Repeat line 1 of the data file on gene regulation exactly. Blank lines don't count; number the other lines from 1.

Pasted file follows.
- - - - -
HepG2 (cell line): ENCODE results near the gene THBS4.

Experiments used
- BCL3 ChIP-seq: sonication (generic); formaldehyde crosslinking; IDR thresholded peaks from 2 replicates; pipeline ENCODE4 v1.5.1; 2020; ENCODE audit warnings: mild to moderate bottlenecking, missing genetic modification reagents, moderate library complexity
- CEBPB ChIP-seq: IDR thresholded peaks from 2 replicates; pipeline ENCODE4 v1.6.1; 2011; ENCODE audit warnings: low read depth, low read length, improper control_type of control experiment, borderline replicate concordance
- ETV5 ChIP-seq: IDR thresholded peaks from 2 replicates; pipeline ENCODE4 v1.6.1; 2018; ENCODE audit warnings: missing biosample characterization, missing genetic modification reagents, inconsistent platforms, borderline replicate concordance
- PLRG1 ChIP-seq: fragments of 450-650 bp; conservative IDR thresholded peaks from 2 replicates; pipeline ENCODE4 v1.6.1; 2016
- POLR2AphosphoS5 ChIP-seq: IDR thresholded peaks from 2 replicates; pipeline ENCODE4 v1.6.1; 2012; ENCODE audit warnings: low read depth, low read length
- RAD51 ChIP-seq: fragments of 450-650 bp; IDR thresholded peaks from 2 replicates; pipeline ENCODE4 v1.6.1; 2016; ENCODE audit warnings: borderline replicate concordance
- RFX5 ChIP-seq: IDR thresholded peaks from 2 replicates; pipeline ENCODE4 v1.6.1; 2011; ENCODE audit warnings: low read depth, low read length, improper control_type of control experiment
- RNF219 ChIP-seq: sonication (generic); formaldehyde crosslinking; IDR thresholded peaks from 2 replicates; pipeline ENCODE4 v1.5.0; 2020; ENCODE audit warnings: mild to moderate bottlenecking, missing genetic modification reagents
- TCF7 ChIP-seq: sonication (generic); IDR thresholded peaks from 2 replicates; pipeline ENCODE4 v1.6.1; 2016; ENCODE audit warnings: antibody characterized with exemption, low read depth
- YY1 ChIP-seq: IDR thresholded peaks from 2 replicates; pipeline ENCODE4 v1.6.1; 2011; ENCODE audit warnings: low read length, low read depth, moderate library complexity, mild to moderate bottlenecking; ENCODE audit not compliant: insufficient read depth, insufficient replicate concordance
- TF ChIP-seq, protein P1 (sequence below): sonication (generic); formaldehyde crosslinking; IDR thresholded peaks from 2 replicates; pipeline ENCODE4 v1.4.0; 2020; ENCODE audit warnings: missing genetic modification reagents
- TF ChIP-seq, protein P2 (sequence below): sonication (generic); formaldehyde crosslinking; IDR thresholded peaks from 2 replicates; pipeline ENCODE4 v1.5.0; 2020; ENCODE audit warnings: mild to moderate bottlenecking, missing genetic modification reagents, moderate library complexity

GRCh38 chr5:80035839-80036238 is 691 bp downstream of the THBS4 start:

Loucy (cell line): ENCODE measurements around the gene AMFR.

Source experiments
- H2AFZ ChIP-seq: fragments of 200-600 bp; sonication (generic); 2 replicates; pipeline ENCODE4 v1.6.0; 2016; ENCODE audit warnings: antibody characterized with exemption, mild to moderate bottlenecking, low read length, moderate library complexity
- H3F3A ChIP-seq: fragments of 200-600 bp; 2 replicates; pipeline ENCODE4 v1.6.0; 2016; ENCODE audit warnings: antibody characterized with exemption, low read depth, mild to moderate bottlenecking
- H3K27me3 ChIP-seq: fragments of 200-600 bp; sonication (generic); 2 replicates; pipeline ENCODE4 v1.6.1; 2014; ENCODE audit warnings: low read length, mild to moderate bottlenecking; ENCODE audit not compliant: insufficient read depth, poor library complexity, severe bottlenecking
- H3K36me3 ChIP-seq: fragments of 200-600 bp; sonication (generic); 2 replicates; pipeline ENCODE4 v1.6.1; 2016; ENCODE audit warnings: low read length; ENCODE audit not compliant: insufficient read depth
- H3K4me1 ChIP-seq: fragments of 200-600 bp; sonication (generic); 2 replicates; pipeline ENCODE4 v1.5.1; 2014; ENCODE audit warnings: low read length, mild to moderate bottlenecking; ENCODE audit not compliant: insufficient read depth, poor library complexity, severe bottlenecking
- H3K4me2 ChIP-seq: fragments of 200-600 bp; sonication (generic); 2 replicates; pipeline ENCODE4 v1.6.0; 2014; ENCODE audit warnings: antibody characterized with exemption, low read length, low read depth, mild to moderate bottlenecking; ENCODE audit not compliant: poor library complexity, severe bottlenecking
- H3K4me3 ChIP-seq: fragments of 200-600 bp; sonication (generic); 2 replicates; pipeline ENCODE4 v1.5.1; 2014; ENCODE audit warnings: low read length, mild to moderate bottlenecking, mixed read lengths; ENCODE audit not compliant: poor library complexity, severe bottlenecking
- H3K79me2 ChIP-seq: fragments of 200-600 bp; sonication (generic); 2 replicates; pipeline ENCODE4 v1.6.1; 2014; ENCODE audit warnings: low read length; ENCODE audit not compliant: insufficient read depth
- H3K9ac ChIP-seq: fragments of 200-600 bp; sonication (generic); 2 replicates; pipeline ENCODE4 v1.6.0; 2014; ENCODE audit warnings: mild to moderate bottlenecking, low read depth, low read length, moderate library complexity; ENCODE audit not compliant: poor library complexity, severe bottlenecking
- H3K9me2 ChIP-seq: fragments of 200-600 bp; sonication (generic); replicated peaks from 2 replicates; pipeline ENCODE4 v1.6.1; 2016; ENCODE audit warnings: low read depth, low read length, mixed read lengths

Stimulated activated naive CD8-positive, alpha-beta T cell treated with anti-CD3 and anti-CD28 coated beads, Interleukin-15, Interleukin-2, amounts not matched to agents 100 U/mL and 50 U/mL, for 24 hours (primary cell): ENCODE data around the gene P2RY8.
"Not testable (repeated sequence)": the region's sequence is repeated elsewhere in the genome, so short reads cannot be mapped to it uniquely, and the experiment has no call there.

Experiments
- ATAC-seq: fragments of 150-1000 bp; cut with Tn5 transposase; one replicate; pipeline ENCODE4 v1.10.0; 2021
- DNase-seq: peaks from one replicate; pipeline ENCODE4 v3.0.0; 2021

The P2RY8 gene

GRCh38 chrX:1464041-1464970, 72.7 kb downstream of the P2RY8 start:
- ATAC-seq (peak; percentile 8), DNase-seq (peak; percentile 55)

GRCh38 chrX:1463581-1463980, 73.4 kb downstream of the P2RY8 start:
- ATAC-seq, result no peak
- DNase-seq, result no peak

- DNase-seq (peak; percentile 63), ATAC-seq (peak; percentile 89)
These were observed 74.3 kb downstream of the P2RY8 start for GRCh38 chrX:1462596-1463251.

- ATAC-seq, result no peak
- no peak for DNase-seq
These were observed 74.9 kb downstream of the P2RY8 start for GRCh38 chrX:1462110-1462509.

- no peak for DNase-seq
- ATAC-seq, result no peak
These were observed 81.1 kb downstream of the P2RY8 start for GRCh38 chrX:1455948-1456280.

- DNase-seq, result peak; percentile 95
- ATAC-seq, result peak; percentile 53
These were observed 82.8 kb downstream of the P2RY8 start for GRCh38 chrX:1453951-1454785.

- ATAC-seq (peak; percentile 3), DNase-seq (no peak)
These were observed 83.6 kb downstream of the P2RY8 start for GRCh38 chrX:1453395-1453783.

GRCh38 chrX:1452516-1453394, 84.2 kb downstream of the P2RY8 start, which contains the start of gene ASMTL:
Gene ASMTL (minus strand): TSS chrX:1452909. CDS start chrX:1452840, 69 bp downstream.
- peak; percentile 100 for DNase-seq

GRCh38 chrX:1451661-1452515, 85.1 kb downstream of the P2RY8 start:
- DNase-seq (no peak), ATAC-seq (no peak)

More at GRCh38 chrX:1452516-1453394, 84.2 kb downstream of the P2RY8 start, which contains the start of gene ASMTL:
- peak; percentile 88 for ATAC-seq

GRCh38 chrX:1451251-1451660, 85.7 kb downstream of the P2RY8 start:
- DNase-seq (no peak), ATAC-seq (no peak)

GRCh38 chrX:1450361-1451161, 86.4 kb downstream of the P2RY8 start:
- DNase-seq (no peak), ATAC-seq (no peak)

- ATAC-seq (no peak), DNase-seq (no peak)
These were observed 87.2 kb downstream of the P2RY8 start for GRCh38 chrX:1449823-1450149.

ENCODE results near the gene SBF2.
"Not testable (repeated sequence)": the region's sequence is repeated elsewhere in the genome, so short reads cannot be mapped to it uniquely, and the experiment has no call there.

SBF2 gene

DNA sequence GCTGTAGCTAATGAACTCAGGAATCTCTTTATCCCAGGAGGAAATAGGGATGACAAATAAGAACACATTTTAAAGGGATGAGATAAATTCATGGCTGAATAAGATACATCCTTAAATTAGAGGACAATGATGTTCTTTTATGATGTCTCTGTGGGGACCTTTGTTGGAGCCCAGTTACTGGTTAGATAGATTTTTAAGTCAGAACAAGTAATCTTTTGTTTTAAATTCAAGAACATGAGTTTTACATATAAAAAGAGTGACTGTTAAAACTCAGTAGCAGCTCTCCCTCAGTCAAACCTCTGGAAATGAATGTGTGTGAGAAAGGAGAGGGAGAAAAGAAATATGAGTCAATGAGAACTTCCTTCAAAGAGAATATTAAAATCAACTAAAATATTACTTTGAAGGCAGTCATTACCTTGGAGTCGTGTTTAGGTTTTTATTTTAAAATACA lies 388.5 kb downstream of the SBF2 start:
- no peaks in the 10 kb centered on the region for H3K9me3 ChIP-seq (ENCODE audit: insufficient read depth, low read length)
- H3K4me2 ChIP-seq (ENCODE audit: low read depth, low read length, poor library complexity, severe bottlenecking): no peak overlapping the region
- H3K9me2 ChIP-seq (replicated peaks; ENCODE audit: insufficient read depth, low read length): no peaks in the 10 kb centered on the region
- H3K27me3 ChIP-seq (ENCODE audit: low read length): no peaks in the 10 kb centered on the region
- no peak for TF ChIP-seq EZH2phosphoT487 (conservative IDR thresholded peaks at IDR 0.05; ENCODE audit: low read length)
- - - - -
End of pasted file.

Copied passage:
HepG2 (cell line): ENCODE results near the gene THBS4.